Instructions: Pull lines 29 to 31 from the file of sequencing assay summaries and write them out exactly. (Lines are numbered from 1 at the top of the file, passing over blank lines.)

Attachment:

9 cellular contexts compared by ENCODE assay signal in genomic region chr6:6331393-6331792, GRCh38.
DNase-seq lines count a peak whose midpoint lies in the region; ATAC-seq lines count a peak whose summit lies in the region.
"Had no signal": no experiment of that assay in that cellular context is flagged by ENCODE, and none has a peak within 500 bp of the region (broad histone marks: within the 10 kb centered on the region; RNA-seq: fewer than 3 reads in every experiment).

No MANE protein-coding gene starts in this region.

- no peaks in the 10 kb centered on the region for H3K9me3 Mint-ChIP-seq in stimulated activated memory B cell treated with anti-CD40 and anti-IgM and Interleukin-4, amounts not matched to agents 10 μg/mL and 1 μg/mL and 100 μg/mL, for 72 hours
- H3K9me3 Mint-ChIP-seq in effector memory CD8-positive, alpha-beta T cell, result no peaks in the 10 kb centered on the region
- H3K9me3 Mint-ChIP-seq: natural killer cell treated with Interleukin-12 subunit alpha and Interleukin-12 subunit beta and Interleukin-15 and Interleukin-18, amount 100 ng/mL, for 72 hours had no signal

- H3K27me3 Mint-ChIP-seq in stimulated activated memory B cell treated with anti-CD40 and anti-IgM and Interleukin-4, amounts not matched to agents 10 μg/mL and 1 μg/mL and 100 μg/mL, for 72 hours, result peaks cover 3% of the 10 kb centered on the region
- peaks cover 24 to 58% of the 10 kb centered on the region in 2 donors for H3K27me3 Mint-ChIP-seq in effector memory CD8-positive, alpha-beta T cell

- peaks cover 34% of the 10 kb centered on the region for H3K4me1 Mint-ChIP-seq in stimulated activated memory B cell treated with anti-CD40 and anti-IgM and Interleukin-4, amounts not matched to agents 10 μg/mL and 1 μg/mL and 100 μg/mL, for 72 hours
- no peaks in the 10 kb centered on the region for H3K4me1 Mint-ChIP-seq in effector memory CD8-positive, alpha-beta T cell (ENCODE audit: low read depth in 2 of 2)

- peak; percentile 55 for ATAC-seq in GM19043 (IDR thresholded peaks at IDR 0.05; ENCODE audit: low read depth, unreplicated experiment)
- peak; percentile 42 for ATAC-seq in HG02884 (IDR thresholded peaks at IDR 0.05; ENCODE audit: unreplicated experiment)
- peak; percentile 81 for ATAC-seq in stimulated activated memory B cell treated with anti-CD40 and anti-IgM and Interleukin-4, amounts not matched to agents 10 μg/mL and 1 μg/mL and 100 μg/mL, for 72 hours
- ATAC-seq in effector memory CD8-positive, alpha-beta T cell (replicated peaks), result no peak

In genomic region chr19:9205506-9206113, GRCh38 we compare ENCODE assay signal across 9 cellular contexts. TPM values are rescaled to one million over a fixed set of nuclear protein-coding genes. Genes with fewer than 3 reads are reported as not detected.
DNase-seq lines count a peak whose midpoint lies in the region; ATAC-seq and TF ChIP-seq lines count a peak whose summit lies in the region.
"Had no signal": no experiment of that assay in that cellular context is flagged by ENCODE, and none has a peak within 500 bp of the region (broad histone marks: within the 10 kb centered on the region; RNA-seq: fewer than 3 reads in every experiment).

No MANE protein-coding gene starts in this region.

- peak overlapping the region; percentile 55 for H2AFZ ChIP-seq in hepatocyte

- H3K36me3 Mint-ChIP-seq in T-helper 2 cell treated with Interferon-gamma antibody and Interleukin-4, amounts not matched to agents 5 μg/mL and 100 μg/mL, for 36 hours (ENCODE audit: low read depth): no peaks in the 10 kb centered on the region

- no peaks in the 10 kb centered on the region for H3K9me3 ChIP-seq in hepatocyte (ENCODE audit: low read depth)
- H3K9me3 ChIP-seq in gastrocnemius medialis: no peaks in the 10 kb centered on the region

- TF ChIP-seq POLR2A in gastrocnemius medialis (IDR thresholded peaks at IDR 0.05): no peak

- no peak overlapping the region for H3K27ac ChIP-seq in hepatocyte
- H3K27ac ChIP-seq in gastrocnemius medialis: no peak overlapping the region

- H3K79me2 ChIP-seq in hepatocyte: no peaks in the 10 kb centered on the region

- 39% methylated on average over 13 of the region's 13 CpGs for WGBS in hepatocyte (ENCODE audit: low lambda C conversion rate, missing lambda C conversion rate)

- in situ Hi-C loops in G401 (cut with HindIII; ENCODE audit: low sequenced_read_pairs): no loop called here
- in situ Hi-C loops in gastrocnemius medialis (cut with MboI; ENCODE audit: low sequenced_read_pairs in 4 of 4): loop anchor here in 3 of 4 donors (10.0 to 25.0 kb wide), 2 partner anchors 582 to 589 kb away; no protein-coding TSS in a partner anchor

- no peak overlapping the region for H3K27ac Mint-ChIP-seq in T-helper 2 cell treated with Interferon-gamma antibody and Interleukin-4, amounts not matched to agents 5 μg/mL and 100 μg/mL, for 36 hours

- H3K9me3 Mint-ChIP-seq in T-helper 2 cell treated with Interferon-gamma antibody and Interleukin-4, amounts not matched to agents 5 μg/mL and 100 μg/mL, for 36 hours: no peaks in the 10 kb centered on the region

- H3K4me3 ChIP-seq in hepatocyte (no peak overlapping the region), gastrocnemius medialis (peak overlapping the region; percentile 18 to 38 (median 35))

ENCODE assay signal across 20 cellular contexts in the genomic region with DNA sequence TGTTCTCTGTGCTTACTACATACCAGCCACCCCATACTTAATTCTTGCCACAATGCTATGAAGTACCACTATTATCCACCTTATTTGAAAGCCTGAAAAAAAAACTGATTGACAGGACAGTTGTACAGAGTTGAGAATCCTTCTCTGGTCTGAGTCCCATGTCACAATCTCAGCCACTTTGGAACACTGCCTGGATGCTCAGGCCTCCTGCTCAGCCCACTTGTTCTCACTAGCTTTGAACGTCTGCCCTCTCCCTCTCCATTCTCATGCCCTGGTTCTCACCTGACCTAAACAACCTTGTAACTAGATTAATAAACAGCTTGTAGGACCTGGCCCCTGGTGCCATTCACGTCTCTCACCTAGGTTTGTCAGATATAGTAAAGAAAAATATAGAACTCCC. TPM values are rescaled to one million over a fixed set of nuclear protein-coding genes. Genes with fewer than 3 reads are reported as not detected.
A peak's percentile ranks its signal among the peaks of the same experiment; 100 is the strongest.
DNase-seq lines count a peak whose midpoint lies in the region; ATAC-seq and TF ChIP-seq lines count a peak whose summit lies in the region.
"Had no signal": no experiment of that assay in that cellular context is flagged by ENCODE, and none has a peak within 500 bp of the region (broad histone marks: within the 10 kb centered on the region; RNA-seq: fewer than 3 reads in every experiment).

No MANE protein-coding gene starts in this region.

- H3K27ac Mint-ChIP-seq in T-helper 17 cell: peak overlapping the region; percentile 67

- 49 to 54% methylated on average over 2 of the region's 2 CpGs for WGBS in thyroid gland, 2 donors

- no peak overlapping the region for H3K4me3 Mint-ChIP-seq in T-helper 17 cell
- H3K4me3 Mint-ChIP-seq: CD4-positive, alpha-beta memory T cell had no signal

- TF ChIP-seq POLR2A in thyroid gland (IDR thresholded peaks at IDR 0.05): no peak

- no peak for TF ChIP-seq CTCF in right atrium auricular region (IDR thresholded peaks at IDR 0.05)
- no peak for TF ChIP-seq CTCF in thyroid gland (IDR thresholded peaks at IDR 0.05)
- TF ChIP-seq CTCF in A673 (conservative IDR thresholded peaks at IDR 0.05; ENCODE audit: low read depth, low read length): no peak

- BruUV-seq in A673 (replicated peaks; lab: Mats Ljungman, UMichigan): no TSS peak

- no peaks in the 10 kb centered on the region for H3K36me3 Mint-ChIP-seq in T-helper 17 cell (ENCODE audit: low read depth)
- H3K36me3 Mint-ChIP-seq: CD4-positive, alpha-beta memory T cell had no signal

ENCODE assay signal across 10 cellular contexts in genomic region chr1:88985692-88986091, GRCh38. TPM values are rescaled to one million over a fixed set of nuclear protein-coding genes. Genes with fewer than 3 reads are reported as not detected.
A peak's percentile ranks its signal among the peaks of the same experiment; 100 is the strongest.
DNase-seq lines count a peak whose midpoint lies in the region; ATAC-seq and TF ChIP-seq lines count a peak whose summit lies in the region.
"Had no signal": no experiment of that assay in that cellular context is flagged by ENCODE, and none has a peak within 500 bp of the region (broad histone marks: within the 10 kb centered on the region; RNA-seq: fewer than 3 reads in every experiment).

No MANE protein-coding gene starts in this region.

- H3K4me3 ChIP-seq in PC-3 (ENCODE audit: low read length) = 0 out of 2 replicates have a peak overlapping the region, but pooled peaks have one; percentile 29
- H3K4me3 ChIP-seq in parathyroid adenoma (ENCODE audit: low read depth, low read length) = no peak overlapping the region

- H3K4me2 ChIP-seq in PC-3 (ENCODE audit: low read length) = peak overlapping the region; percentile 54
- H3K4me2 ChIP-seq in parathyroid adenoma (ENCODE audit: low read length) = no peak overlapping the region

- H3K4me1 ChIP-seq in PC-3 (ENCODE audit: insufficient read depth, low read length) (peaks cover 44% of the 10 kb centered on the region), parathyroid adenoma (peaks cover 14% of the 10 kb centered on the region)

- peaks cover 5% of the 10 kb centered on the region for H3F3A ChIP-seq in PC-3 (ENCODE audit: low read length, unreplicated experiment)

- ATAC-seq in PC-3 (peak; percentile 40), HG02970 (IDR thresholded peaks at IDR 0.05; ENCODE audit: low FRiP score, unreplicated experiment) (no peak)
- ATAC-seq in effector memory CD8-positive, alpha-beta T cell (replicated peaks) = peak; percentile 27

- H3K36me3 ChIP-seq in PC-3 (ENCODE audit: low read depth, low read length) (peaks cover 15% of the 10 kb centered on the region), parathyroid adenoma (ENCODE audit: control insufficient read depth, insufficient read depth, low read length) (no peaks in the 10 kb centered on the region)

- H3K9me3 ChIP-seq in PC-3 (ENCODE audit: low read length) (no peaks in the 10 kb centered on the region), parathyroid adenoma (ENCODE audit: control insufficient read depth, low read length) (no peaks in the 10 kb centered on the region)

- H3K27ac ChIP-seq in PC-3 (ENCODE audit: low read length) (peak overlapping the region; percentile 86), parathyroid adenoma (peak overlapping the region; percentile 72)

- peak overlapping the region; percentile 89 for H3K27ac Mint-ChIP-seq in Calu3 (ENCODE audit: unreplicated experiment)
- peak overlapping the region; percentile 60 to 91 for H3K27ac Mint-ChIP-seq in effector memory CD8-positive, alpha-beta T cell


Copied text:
- in situ Hi-C loops in G401 (cut with HindIII; ENCODE audit: low sequenced_read_pairs): no loop called here
- in situ Hi-C loops in gastrocnemius medialis (cut with MboI; ENCODE audit: low sequenced_read_pairs in 4 of 4): loop anchor here in 3 of 4 donors (10.0 to 25.0 kb wide), 2 partner anchors 582 to 589 kb away; no protein-coding TSS in a partner anchor

- no peak overlapping the region for H3K27ac Mint-ChIP-seq in T-helper 2 cell treated with Interferon-gamma antibody and Interleukin-4, amounts not matched to agents 5 μg/mL and 100 μg/mL, for 36 hours